I had done countless interviews in my career so I could imagine what was going through the mind of the interviewers.

“Please understand Goma, that the interviewer must be worried whether this girl can work like all persons with sight do. You are applying for a Trainee Manager position and usually it offers good pay.”

“Sir, I use a software called ‘Jaws.’ Using it I can work in Word, Excel and Power-point; I am as good at it as anybody else.”

“Can you give a demo?”

“Oh yes, of course. No problem. I do a lot of course work on my laptop.”

“Interviewer must be thinking – ‘Will this girl come alone to office? Or will I have to provide transportation help to her if I select her?’”

“But that is not a problem. I go to field work on my own. No help. You can ask my Field Supervisors.”

Her answers were reassuring, I thought. “Will you do as I say?”

“Of course, yes. Tell me”

“When the interview begins and after initial pleasantries, please tell the interviewer that you wish to make some statements, and three statements specifically. First, I can work like any person with sight on my laptop – there is a software called jaws which helps. Give him a quick demo and emphasize that you can work in Word, Excel and Power-point with equal ease. Then mention that you can travel and go anywhere without assistance and that he can verify this from the faculty, if he so desires. And lastly, tell him that visually challenged persons are perhaps more secure because everyone around turns very protective, unlike for people with sight. Tell him all this emphatically and confidently. Can you do it?”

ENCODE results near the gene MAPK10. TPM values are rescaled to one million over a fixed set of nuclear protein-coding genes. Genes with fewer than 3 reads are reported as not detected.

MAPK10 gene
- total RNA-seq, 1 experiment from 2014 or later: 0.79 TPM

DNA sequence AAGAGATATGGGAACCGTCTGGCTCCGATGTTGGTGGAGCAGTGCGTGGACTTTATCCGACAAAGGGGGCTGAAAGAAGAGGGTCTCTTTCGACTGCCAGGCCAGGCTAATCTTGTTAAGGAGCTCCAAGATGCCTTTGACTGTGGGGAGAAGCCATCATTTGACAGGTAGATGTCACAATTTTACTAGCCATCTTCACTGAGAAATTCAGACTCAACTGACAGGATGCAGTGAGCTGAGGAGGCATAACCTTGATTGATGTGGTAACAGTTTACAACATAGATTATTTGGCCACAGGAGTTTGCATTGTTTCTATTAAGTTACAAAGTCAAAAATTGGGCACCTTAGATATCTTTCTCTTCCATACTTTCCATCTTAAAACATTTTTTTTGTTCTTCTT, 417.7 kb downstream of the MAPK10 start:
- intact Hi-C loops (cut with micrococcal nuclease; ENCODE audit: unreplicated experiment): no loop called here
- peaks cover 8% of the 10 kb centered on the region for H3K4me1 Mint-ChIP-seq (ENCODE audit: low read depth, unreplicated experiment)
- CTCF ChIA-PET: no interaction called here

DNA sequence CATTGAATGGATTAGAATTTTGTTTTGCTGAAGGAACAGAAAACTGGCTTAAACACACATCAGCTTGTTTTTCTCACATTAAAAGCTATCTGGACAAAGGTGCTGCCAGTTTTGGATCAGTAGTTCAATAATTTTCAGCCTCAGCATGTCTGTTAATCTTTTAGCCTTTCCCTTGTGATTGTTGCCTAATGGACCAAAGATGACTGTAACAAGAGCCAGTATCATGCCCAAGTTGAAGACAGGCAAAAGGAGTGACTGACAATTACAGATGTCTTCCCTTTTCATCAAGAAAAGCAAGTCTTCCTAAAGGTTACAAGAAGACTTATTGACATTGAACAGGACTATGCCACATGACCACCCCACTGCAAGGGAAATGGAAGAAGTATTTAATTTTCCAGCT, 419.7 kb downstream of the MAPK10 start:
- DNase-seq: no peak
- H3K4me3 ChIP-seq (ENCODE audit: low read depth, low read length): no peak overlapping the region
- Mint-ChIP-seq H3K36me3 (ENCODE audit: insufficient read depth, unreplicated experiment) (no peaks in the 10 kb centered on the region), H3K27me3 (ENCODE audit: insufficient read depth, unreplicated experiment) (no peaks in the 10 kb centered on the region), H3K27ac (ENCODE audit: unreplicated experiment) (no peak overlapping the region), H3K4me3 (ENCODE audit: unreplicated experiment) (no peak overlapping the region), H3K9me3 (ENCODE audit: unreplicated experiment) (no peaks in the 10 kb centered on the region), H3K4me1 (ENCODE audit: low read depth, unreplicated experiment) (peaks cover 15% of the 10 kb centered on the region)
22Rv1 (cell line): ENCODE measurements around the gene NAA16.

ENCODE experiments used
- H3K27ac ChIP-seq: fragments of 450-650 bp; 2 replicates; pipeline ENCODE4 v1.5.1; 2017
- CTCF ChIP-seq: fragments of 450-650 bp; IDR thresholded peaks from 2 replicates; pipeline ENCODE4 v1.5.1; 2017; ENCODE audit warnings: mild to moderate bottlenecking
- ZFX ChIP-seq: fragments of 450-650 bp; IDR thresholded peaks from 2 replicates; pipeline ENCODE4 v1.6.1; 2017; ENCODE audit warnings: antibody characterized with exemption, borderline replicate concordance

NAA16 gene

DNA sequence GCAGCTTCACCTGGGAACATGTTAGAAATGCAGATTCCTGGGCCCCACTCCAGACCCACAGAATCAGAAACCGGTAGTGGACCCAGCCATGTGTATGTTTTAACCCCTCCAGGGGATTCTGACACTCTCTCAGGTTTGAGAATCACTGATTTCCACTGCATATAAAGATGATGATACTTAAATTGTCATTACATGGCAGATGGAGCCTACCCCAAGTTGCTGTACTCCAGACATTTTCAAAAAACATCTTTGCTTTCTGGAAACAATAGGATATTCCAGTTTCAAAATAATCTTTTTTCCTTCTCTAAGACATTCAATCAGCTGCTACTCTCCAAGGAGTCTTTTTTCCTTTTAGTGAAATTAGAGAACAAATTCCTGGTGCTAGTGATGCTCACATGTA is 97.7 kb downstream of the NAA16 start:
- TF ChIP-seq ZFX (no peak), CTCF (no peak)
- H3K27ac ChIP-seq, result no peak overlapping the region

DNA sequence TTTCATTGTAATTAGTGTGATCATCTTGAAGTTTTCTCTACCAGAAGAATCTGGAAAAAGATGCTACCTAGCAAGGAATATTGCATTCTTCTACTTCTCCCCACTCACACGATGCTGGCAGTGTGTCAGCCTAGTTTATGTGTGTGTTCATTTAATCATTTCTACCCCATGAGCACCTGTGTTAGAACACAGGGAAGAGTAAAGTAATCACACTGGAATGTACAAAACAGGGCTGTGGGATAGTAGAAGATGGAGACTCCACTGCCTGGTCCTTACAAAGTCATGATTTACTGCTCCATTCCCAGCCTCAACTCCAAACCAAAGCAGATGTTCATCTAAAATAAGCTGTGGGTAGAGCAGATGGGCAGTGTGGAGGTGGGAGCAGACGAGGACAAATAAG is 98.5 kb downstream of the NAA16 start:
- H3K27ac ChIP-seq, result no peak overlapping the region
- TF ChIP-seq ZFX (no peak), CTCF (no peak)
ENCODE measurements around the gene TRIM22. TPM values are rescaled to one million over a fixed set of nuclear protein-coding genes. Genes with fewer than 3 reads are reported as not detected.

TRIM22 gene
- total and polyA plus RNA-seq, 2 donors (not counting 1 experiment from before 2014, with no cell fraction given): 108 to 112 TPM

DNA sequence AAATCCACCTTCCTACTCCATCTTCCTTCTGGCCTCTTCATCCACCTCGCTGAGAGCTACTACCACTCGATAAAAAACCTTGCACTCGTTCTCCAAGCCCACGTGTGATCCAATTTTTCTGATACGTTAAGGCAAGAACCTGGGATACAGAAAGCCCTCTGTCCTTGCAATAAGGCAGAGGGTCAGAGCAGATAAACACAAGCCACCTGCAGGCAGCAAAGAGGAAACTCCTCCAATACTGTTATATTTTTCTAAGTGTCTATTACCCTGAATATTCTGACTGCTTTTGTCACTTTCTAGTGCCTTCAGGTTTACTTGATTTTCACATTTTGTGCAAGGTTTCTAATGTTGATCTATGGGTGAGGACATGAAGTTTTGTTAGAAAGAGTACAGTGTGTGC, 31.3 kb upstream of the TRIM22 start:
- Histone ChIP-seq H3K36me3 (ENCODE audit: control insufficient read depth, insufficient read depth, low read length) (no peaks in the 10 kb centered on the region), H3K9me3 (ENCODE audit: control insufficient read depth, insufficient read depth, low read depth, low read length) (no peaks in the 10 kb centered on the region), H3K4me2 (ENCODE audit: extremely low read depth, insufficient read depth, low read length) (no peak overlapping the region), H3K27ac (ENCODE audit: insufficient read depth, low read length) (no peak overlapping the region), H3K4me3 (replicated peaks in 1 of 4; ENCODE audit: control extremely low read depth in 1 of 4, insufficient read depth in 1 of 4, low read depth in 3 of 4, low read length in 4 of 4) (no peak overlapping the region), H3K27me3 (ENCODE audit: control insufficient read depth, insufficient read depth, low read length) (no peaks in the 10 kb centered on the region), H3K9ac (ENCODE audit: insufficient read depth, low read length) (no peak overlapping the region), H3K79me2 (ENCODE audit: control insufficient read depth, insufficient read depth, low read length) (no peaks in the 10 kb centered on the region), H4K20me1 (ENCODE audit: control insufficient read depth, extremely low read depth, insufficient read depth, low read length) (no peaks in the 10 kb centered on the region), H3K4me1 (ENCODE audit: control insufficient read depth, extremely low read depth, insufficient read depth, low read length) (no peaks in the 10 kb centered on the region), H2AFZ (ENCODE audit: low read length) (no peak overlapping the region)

“Yes Sir. No problem. I will do it.”

“This should work, Goma, and I am unable to think anything more for you.”

Anubhuti was eagerly waiting for us. I spoke to her as I came out, “Please see if you can join the interview as an observer. We will get some feedback; it might help.”

Two days later Anubhuti called up. Her happy tone was a happy surprise for me. “Sir, Goma did exactly as you said. She spoke confidently in the interview. I was allowed to attend the interview as an observer.”

Eventually Goma got a job through campus placement. But how could I unexpectedly find a solution to her problem remains a mystery to me. Was it because of empathy for Goma or was it because of the confidence students ‘burdened’ me with? I have no idea.

My real blind date was with an impossible and tricky situation, and yes, that’s why it became romantic.

And the question remains in my mind: ‘Who is really blind? One who is visually challenged? Or those who can’t see the potential and capabilities of the visually challenged?’

This is a true story. I have not changed the names – I have Goma and Anubhuti’s consent. This blog was originally published in Marathi on my Marathi Blog.

IMP:: Here is Goma’s response after reading the blog. Copied and Pasted unedited. You can also read her comment in the comment box.

Dear Sir, reading this piece just brought fresh memories about my interviews at ONGC as I had followed those three mantras. As I have moved on in life and time restored my confidence, I do believe that people like Patwardhan sir is very few. Had there been little more the people with disability could live life of less challenge and do not have to prove their ability at every single step. Anyway I am an independent Goma today and feels blessed to be the lucky one amongst the millions due to the presence of good people like my batch mate, Anubhuti and mentor Patwardhan sir who are willing to go that little extra mile to make this world a better place.” – Goma (updated 14June2021)

Vivek S Patwardhan

“What you leave behind is not what is engraved in stone monuments, but what is woven into the lives of others.” **** “Aroehan: Creating Dream Villages in Mokhada by 2025: “No Malnutrition Deaths, No Child ‘Out of School’, Reduction in migration by 50%.”